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Extreme weather events, from heatwaves in the Pacific Northwest to bushfires in Australia, are expected to become more frequent as climate change accelerates — piling greater pressure on electricity grids and increasing the risks of blackouts.
And these challenges have fuelled the use of digital technologies to link up privately owned energy assets — such as solar panels, thermostats and batteries — aggregating energy to relieve the pressure on the grid.
Such decentralised “virtual power plants” have the potential both to lower power costs for consumers and to reduce the need for expensive upgrades to electricity grids, according to companies in the sector.
Global electricity demand is set to rise 2.5 times by 2050, according to the International Energy Agency, driven by a shift to electric vehicles. That will require $14tn-worth of upgrades to electricity grids globally, based on estimates from Bloomberg New Energy Finance.
At the same time, however, greater use of renewable energy — such as solar and wind power — increases the intermittency of electricity generation.
“Variability on the grid is becoming more of a problem and climate change is the gasoline on the fire,” says Thomas Folker, co-founder of Leap, a creator of virtual power plants. “You get weather that is unexpected in places where you would normally not think about.”
Sunnova, a Houston-based solar provider, says it has seen increased demand for home solar and battery systems due to a jump in extreme weather events.
In addition, the pandemic-induced shift to homeworking has heightened the importance of preventing power interruptions, says John Berger, Sunnova chief executive.
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In the first quarter of 2021, Sunnova installed more than twice the number of battery systems that it handled in the same quarter of last year, it says.
The US should utilise these home-owner assets rather than spend on upgrading the electricity grid, Berger argues.
“Let the market work, let consumers have a choice of what they want,” he says. “The market will find a more efficient change to the energy system than a top down, almost communistic-style approach.”
San Francisco-based Leap helps electricity grids manage periods of peak demand by telling participants in its virtual power plants to reduce consumption. Such “demand response” services are paid for by electricity grids, and Leap passes the financial upside on to its customers.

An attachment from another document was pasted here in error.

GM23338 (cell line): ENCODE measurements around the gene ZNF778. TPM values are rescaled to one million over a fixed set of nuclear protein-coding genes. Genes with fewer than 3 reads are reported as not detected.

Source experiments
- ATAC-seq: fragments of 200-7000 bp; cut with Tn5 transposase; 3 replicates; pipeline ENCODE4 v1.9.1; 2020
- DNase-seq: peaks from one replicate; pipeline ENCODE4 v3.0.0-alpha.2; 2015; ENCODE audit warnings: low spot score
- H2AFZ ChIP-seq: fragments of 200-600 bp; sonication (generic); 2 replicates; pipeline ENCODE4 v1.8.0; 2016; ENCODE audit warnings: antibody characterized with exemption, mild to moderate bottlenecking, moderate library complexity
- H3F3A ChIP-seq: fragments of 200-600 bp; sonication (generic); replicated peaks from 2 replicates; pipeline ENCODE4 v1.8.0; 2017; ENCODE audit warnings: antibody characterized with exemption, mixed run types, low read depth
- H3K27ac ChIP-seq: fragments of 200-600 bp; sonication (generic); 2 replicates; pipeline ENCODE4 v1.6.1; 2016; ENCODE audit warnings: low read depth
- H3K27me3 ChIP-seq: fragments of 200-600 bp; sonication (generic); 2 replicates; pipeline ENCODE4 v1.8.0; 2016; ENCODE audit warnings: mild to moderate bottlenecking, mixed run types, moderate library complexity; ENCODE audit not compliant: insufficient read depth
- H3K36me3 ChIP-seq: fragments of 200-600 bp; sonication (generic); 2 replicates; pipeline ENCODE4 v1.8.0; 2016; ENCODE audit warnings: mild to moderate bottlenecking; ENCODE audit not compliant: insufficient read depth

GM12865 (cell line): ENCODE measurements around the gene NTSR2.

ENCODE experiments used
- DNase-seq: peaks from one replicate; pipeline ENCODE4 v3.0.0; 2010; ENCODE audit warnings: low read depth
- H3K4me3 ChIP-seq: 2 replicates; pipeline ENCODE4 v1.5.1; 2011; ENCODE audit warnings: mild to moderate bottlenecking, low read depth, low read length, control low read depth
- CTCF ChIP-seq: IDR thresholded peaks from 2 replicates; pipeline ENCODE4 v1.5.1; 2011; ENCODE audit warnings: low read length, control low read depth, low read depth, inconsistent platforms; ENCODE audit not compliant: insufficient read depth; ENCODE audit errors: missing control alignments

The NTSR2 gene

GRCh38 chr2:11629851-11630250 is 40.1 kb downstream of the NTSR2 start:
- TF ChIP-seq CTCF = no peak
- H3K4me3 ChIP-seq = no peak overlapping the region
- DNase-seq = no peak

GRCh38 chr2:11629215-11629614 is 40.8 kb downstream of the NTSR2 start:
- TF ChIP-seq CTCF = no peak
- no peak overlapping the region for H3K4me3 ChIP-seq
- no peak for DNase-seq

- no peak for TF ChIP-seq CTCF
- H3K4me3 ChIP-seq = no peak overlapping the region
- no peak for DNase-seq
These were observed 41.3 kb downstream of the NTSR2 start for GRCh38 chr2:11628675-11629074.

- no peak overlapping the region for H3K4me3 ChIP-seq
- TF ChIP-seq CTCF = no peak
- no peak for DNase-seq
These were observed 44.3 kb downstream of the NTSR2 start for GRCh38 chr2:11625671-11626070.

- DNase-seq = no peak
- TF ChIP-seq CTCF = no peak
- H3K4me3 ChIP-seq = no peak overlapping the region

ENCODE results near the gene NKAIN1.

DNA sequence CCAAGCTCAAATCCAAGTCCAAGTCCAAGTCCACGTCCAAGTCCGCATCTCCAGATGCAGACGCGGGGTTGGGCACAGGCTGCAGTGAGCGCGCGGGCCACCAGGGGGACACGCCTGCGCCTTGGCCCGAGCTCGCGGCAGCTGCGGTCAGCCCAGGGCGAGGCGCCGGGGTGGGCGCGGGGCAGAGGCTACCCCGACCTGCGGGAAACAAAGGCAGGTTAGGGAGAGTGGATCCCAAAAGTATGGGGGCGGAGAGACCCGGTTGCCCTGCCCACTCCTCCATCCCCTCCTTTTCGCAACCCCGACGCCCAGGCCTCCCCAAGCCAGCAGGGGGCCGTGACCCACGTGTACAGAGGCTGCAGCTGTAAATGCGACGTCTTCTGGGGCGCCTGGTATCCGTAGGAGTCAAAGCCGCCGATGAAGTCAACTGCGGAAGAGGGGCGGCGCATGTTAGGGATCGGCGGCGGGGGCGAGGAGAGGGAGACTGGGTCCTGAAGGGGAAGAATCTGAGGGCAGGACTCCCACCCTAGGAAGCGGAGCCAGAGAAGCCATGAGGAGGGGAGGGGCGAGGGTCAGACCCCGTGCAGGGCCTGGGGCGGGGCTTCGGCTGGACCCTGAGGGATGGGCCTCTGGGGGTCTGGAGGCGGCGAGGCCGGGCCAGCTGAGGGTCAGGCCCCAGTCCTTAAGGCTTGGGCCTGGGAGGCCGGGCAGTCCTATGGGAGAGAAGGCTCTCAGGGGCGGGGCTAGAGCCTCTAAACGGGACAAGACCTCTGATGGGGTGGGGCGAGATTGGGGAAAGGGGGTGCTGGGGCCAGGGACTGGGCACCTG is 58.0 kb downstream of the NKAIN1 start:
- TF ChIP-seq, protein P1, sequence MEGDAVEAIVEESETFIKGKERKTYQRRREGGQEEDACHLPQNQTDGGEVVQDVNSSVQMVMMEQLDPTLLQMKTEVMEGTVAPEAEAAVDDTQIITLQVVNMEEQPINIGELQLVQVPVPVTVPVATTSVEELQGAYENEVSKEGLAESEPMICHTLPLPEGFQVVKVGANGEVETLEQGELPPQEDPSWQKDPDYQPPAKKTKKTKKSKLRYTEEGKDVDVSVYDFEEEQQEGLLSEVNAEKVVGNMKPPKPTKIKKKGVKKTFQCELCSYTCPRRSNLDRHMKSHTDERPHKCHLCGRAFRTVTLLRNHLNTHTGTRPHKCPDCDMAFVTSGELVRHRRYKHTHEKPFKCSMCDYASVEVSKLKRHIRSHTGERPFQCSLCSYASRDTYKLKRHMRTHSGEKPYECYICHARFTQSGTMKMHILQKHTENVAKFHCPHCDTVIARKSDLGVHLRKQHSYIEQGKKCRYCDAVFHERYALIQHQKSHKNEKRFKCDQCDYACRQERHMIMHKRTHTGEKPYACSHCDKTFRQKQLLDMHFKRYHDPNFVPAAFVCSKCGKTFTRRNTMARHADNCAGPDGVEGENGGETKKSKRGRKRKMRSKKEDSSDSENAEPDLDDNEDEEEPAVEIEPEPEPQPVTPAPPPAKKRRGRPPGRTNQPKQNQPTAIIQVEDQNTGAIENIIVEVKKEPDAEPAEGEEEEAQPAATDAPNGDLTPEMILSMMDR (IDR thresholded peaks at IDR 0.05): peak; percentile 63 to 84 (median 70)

The company’s network can connect up energy assets including batteries, electric vehicles, smart thermostats, agricultural and municipal water pumps, cold storage, and commercial heating and cooling systems.
These services can reduce the need for grids to rely on gas-fired “peaking plants” that provide fill-in electricity during periods of high demand, Folker says. Gas power plants, he adds, have had problems operating during periods of extreme weather.
“We’ve seen a whole bunch of gas power plants come offline because it’s too hot for them to operate,” he says. “We can alleviate the pressure during those crucial intervals. We compete in the wholesale market as other power plants [do].”
Combining home-installed electricity storage systems with rooftop solar panels can reduce the need for extra grid spending, since software algorithms can determine the best time to charge and discharge the batteries, reducing strain on the grid, according to UK start-up Moixa.
“We can substitute intelligence for grid spending,” says Chris Wright, Moixa co-founder. “You can enable the flexibility that’s needed by rolling on more renewables on to the grid. The best way to do that is to leverage assets that are going on to the grid anyway and add intelligence.”
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Moixa is now recruiting households with solar panels in the UK seaside towns of Worthing and Littlehampton for battery installation. This will help build a VPP in the area to support the local grid. The battery systems costs about £4,000, and joining the VPP allows the households to both buy energy from the grid at the lowest cost and to sell energy back to the grid when demand is high.
The company has also worked with trading company Itochu on optimising the use of 28,000 of its battery systems in Japan, with almost 300 MWh worth of storage. It found its software provided a 14 per cent reduction in energy use for some customers.
Integrating electric cars into VPPs offers even more flexibility, Wright adds, as they can be programmed to charge in the middle of the night, reducing stress on the grid. Electric car batteries will be able to deliver energy to the grid in the future, points out Folker.
However, creating VPPs will require households to have good broadband access and ensure their personal energy data is secure, says Barbara Hammond, chief executive of the Low Carbon Hub, which is developing a community-owned solar project in Oxfordshire, England.
“There’s a discussion about who owns the data coming out of the smart meters,” she says. “If we’re not careful about how we develop this smart energy system, we will erode trust further. We have to be working carefully about how the metering is done — and who owns it.”
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